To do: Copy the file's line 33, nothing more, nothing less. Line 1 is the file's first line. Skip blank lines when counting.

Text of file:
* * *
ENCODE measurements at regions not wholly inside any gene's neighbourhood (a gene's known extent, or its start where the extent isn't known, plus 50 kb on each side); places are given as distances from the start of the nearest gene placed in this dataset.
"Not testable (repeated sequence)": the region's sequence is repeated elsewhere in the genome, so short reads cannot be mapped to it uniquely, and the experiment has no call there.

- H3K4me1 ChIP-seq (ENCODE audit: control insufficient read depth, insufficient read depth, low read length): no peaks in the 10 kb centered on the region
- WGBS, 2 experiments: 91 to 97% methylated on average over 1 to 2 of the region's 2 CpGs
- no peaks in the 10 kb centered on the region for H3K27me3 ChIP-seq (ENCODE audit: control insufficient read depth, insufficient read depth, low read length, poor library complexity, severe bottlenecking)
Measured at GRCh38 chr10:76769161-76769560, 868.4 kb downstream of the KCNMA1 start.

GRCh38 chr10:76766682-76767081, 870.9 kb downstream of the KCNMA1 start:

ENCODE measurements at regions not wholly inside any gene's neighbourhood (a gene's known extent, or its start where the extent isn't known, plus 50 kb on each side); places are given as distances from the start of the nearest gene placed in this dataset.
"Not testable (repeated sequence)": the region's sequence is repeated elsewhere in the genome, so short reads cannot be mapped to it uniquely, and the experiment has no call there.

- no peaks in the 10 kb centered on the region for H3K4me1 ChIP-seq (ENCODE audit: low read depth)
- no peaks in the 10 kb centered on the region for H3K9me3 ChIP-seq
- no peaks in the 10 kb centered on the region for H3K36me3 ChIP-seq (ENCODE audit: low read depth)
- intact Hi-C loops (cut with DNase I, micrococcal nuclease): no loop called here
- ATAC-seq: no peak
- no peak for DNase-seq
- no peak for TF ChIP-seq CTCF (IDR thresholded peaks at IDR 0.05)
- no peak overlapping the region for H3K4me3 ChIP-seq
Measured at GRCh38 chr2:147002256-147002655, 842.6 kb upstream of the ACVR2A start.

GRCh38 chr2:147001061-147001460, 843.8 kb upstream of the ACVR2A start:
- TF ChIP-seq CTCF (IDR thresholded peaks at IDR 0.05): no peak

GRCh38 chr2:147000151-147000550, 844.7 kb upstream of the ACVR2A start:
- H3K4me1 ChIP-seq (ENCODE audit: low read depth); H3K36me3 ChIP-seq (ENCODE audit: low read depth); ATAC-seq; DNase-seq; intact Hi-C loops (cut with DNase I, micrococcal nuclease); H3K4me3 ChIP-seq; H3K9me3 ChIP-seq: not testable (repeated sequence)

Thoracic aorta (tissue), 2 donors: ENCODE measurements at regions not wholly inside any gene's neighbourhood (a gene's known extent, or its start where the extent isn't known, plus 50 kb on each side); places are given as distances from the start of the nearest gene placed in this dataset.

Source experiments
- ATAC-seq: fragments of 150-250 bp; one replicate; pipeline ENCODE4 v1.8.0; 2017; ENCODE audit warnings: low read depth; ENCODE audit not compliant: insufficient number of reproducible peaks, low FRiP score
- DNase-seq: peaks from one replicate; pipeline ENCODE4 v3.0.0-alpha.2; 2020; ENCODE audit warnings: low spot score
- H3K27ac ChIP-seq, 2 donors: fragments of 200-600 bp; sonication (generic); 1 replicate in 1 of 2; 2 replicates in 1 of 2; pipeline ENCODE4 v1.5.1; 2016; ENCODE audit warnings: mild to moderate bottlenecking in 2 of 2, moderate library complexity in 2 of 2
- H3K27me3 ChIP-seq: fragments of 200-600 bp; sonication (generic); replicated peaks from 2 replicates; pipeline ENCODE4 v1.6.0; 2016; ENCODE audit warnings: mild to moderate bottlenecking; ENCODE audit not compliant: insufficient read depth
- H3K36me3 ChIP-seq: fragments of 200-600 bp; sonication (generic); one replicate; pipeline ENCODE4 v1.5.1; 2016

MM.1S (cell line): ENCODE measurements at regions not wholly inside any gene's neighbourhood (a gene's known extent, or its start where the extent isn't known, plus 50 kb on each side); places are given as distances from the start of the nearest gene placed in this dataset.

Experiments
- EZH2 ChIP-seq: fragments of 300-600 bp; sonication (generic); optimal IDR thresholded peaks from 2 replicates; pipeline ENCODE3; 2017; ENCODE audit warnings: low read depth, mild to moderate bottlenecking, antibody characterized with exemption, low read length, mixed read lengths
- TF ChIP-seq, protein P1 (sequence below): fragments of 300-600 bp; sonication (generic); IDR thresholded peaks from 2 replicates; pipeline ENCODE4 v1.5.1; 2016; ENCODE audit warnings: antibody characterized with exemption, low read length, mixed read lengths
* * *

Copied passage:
- TF ChIP-seq, protein P1 (sequence below): fragments of 300-600 bp; sonication (generic); IDR thresholded peaks from 2 replicates; pipeline ENCODE4 v1.5.1; 2016; ENCODE audit warnings: antibody characterized with exemption, low read length, mixed read lengths